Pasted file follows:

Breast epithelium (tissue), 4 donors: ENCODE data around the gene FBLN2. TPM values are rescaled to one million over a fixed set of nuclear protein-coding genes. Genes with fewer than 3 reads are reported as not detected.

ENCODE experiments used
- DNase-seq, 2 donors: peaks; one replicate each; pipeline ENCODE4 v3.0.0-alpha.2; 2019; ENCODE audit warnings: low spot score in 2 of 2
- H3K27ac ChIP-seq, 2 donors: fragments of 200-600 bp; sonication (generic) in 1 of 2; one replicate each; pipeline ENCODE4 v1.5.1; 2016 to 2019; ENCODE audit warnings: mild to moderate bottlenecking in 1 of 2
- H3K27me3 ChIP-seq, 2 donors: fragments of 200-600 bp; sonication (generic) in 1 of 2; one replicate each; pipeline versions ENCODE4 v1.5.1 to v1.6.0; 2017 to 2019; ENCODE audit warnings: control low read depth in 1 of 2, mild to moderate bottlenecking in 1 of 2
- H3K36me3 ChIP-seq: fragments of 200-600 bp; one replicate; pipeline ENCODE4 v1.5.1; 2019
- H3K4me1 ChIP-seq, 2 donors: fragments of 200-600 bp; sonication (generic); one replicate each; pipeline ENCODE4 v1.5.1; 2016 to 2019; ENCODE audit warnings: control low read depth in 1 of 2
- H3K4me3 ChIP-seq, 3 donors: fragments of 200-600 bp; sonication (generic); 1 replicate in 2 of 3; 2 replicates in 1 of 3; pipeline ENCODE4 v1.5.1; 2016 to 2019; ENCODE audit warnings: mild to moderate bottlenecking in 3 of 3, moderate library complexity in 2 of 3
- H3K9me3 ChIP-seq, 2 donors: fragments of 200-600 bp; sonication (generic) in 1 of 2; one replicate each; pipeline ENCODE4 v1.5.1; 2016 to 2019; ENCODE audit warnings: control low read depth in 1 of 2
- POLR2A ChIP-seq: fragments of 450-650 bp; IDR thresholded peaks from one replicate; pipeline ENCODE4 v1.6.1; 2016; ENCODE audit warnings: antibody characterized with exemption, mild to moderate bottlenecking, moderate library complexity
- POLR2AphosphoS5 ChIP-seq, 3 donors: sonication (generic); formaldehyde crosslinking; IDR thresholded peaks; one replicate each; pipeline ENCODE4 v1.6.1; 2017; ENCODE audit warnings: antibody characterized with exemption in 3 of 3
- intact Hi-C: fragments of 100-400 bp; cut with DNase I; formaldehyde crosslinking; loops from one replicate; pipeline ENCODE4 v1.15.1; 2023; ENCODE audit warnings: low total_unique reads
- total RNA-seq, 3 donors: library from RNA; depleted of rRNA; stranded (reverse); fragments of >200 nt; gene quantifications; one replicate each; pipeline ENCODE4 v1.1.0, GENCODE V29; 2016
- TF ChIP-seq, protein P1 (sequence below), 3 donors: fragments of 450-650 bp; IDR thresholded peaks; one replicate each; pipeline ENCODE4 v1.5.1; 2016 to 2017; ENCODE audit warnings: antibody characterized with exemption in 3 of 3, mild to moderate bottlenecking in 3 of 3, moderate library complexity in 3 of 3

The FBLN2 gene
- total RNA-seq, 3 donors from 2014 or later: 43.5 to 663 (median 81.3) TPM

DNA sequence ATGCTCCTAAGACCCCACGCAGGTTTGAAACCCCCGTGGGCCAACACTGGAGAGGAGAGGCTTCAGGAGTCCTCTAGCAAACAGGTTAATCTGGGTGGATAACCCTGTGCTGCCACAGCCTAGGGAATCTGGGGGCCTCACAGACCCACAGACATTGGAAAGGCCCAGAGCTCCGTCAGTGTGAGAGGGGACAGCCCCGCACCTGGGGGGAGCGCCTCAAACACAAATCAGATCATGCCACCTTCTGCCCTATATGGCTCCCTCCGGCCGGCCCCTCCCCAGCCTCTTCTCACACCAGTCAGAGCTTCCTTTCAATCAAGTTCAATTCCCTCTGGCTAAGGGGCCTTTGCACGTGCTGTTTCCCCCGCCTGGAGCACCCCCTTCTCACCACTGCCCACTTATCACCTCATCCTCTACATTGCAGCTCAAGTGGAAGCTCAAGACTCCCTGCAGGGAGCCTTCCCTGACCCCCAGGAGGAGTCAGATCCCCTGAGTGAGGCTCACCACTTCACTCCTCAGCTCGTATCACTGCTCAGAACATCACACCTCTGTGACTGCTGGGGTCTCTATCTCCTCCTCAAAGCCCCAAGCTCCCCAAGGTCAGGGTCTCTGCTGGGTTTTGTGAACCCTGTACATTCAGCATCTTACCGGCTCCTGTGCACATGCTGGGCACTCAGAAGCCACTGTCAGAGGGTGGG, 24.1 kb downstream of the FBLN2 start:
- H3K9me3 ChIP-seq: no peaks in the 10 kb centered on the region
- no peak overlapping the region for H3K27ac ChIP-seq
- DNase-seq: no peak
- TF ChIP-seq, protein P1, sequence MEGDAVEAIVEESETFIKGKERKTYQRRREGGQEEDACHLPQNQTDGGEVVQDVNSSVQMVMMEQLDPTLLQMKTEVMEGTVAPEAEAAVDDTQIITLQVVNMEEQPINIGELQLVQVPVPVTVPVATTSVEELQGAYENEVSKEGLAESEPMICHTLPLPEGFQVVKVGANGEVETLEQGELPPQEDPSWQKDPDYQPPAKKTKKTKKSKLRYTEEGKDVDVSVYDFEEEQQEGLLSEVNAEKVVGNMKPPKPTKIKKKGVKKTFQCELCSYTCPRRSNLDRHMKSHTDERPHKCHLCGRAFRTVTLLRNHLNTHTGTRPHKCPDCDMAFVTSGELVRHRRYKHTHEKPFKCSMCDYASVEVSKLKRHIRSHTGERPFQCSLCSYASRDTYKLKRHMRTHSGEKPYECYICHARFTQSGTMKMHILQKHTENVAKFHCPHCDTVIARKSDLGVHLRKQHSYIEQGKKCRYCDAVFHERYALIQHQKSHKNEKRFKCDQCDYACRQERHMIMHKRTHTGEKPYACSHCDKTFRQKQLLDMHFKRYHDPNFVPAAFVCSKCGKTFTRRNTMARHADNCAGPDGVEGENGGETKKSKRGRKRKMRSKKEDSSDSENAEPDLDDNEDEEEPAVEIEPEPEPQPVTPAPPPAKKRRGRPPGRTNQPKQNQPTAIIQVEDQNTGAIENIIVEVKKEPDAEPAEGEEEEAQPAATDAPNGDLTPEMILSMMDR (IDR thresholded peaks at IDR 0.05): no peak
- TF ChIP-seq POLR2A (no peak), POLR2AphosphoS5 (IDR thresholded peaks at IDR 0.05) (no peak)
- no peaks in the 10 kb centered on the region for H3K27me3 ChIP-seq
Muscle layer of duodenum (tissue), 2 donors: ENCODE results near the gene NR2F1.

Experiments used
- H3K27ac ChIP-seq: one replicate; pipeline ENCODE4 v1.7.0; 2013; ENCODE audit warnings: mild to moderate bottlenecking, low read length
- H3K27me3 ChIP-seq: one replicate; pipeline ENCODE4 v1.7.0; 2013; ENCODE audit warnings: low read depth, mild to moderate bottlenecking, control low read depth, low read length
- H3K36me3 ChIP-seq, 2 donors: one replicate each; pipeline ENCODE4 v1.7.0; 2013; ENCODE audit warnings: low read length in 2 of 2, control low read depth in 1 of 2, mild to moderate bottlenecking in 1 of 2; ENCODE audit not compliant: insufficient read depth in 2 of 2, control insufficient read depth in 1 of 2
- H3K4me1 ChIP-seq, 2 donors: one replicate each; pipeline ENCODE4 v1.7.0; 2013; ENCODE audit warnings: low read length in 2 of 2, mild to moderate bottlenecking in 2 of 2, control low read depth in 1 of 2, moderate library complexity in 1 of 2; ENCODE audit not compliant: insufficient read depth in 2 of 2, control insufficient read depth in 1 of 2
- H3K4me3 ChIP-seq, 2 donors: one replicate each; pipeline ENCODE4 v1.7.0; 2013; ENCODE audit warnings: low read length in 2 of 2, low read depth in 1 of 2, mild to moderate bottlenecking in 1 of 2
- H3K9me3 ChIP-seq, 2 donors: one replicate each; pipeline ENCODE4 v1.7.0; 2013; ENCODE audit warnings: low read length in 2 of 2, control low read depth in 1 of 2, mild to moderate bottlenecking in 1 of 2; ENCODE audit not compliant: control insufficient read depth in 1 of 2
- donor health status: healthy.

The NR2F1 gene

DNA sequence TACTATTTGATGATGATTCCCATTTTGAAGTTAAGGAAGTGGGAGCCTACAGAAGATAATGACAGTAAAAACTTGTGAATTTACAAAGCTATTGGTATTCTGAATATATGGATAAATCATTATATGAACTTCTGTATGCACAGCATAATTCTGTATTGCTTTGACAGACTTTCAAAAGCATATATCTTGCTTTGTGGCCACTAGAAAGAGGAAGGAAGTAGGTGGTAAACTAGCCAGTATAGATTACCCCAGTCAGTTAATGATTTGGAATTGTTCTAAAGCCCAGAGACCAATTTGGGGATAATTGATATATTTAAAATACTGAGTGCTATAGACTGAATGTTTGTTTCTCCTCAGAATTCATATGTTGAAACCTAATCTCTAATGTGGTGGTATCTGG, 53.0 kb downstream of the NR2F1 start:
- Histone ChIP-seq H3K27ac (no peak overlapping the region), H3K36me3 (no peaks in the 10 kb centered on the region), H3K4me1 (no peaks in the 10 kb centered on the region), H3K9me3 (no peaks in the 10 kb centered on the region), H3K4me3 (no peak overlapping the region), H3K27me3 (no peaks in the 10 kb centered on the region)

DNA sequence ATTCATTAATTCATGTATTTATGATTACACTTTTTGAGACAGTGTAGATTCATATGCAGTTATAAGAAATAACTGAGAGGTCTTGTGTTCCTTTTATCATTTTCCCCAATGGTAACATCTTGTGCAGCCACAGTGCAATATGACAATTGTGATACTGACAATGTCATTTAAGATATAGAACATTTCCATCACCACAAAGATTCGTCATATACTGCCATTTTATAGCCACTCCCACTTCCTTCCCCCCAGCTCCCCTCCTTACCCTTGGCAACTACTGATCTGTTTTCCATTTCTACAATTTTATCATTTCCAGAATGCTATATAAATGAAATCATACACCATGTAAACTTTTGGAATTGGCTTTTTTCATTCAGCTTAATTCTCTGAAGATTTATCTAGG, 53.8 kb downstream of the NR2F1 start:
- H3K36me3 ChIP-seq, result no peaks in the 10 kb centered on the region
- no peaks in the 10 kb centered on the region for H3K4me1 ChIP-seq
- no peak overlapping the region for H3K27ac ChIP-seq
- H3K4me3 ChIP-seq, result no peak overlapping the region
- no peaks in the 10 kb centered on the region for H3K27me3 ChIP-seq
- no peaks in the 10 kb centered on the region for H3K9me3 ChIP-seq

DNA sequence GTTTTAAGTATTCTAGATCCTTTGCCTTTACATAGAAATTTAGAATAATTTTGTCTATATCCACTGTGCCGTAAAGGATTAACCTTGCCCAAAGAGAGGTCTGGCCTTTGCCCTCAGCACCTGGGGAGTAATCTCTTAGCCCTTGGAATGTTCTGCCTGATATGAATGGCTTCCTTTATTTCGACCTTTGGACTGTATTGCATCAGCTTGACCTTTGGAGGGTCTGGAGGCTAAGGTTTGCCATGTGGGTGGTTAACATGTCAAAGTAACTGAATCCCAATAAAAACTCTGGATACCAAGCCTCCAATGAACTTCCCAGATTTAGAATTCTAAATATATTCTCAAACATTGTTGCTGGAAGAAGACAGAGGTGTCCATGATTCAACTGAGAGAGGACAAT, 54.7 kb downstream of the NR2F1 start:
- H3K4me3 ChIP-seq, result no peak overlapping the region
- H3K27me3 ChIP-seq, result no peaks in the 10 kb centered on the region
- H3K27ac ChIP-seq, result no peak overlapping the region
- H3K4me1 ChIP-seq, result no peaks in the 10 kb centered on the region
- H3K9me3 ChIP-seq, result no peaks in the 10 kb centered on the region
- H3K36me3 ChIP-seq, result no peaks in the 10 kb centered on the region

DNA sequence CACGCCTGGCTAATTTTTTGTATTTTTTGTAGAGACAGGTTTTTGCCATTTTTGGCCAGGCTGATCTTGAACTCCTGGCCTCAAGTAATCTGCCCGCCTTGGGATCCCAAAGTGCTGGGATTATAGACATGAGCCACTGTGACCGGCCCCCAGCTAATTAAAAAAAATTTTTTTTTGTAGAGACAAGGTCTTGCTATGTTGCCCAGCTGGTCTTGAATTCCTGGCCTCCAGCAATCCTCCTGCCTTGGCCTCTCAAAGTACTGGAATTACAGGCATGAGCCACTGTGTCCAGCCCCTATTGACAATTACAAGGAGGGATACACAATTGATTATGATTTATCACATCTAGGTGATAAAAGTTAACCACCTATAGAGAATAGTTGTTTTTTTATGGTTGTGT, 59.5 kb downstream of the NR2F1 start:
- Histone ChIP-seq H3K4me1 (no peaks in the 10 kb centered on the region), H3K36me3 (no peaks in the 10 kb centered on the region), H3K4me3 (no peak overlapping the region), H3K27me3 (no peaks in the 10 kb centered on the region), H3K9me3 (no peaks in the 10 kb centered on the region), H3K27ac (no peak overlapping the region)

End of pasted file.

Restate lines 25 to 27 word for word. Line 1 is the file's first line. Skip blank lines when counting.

Experiments used
- H3K27ac ChIP-seq: one replicate; pipeline ENCODE4 v1.7.0; 2013; ENCODE audit warnings: mild to moderate bottlenecking, low read length
- H3K27me3 ChIP-seq: one replicate; pipeline ENCODE4 v1.7.0; 2013; ENCODE audit warnings: low read depth, mild to moderate bottlenecking, control low read depth, low read length